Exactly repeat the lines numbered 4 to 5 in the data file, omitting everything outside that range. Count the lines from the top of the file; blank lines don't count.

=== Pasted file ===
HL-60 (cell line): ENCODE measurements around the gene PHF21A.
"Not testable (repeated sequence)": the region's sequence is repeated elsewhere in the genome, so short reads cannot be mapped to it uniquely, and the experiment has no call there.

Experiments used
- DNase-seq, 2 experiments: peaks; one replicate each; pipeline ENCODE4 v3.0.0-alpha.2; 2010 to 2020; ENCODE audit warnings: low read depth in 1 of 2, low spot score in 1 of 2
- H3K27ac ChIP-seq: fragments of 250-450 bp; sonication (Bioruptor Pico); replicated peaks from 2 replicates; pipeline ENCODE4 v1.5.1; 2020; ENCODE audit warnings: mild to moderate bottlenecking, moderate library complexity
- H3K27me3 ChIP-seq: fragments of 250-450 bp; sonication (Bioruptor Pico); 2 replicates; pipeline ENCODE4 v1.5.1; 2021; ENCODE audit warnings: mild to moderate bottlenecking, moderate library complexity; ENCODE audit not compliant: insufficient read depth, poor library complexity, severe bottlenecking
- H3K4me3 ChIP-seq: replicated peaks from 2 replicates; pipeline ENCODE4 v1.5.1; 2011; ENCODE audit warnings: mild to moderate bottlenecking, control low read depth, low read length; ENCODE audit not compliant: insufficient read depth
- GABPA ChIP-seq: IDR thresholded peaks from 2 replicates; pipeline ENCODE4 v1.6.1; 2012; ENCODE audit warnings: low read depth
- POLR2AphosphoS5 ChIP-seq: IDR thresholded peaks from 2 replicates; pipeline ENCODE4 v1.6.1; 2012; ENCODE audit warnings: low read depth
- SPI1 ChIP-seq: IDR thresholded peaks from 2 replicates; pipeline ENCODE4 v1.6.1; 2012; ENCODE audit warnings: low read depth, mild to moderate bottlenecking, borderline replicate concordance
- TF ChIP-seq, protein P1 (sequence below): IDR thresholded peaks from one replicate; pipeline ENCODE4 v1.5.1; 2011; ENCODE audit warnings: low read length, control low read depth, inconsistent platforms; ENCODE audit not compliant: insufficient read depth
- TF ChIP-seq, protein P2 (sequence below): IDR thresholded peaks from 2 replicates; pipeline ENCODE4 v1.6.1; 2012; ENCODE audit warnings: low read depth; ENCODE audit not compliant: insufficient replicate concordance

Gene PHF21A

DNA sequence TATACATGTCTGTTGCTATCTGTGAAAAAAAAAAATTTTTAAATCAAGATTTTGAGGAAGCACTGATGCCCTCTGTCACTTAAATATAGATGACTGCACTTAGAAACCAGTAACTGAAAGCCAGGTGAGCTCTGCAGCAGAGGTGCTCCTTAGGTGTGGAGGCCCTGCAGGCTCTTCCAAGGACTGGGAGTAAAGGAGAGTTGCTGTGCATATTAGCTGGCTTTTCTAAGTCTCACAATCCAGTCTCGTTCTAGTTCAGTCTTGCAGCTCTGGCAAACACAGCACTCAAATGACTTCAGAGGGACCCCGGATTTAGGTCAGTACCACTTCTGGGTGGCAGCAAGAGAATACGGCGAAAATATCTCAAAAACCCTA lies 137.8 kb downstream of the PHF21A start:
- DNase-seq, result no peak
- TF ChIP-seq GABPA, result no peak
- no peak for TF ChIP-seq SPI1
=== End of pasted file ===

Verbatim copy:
- DNase-seq, 2 experiments: peaks; one replicate each; pipeline ENCODE4 v3.0.0-alpha.2; 2010 to 2020; ENCODE audit warnings: low read depth in 1 of 2, low spot score in 1 of 2
- H3K27ac ChIP-seq: fragments of 250-450 bp; sonication (Bioruptor Pico); replicated peaks from 2 replicates; pipeline ENCODE4 v1.5.1; 2020; ENCODE audit warnings: mild to moderate bottlenecking, moderate library complexity